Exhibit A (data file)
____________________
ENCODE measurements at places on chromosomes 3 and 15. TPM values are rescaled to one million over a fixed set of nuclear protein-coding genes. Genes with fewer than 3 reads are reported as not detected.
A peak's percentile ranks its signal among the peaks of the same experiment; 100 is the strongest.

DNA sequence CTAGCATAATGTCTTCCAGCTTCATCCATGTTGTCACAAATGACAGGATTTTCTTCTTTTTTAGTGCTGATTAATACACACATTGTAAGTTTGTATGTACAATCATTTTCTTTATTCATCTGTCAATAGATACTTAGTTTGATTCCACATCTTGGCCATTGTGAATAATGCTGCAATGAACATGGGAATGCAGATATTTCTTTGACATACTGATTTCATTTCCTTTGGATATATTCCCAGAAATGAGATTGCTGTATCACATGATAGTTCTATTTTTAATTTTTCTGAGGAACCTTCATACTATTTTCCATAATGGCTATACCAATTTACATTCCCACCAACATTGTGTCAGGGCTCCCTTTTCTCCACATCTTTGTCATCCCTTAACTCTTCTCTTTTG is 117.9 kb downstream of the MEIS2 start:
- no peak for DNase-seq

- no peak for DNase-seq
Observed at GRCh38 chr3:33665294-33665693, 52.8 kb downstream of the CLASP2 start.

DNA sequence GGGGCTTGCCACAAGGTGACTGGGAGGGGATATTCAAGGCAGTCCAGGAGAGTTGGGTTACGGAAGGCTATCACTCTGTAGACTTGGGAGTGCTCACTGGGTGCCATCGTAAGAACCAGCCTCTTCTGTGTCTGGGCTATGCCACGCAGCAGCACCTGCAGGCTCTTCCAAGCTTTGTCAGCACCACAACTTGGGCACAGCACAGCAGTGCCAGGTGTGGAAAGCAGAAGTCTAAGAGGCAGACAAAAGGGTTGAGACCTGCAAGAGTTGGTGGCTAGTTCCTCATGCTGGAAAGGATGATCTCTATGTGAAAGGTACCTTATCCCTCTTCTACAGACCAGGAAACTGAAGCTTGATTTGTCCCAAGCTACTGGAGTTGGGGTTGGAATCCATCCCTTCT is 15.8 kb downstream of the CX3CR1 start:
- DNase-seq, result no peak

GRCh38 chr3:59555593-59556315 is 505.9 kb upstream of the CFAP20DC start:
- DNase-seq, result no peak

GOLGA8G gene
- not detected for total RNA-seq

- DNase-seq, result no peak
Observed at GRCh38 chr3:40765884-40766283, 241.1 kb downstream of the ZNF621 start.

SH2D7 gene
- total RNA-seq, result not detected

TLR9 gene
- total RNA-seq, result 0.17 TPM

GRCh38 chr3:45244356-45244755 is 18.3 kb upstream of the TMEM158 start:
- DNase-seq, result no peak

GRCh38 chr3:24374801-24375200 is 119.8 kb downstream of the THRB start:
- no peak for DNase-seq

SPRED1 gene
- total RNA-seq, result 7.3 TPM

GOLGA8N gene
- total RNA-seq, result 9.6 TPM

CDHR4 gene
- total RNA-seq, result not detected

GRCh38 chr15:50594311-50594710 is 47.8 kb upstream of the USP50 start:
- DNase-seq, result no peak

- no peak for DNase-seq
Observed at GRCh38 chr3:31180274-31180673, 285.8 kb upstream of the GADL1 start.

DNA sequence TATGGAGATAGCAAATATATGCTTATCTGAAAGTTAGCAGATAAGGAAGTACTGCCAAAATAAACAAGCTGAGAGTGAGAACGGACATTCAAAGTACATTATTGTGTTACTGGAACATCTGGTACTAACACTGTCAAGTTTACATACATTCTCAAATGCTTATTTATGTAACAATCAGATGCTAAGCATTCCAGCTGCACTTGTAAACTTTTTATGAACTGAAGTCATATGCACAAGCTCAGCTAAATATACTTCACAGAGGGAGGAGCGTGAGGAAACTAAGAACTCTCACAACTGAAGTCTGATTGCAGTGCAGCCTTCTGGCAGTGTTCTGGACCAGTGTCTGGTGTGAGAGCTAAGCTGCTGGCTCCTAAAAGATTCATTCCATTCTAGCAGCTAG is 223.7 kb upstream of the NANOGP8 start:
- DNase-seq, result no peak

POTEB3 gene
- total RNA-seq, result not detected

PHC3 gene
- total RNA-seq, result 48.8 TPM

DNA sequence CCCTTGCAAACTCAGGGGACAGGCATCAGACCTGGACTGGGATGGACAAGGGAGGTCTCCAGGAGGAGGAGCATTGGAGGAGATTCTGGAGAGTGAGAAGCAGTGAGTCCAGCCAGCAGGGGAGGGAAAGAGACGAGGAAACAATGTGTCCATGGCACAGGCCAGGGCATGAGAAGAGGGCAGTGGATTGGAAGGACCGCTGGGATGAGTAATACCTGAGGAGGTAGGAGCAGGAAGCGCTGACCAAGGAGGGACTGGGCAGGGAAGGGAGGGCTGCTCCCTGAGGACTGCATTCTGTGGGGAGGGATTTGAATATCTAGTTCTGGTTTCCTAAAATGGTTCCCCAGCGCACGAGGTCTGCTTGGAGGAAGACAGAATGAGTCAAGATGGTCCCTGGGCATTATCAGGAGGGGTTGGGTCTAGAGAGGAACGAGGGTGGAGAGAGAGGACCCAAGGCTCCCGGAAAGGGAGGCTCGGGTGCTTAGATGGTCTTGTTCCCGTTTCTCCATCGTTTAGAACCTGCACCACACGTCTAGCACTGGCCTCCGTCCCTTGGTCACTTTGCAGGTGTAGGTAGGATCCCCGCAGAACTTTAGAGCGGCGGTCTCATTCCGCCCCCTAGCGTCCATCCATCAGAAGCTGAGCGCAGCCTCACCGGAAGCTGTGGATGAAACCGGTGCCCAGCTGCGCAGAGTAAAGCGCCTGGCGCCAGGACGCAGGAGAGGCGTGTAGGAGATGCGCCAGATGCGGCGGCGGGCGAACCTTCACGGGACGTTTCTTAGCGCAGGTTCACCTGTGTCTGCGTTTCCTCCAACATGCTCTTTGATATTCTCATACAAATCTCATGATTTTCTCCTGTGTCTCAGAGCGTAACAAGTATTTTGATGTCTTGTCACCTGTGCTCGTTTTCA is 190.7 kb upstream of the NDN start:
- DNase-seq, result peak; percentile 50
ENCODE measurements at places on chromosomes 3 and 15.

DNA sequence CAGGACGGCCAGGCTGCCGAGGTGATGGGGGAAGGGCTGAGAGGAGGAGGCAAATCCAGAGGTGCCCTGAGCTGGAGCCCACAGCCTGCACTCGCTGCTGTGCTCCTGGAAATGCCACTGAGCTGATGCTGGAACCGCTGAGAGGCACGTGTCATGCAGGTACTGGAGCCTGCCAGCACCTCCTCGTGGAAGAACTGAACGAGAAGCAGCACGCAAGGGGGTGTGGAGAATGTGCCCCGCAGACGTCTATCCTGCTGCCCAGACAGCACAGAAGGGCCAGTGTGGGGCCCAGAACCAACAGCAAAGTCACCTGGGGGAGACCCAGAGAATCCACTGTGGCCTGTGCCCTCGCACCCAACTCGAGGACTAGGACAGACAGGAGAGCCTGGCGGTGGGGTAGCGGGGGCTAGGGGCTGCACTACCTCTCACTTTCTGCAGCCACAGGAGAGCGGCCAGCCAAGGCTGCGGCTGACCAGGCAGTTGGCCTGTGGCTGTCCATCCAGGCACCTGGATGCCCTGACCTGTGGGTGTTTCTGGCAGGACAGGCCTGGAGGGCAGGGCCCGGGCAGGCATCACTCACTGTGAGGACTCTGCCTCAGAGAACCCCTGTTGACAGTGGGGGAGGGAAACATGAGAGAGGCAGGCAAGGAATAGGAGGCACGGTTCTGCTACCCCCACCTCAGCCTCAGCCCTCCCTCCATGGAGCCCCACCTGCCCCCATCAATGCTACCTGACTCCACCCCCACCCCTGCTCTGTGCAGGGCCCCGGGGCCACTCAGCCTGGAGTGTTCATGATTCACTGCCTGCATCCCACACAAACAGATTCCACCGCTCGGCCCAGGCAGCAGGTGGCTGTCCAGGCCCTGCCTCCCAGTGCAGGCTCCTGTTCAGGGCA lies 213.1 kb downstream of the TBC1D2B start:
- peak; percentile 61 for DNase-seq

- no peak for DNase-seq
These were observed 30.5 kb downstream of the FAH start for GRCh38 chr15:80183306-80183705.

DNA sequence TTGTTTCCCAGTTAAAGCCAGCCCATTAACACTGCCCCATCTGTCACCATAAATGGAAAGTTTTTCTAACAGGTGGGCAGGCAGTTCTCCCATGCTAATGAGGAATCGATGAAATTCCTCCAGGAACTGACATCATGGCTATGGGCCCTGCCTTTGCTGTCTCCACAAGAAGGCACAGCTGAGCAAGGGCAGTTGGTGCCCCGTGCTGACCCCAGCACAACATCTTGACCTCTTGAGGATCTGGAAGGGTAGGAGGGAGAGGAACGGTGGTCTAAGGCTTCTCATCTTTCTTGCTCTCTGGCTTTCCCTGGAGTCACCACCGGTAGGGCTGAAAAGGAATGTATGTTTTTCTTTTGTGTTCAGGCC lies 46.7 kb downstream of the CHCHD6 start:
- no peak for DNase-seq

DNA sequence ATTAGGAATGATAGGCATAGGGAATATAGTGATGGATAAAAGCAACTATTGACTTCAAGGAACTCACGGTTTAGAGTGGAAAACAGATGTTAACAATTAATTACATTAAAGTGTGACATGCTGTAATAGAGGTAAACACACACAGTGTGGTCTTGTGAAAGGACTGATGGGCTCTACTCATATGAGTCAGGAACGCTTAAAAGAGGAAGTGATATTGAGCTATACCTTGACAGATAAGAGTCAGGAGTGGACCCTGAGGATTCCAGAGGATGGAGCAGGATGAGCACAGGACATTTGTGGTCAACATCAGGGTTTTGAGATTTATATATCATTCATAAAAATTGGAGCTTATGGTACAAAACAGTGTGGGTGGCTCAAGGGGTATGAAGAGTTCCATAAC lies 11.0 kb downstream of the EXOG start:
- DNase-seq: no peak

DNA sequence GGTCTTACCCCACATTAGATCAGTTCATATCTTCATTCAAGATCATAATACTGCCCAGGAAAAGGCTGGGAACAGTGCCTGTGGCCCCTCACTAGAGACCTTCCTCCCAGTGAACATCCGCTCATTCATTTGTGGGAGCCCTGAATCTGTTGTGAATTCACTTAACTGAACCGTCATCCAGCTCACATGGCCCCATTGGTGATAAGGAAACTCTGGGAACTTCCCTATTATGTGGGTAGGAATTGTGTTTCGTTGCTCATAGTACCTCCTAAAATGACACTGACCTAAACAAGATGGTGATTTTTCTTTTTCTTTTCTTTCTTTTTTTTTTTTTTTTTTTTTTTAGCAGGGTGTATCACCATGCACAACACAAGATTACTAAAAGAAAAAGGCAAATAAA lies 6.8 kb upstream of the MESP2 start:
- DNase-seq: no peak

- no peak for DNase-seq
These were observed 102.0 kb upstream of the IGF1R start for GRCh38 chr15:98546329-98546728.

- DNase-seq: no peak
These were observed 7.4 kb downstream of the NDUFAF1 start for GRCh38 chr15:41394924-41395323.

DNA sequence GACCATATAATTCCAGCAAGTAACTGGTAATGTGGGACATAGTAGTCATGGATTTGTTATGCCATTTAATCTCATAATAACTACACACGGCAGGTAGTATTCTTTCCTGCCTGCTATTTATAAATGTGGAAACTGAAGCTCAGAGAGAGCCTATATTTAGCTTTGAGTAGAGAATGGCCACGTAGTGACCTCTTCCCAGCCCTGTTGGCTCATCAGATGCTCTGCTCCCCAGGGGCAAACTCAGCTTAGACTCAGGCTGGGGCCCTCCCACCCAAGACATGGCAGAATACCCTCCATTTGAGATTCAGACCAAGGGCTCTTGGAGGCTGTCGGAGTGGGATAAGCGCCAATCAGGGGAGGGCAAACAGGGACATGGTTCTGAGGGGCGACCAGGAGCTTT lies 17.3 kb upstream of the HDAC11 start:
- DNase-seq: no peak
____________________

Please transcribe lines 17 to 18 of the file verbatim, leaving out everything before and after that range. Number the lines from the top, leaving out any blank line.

TLR9 gene
- total RNA-seq, result 0.17 TPM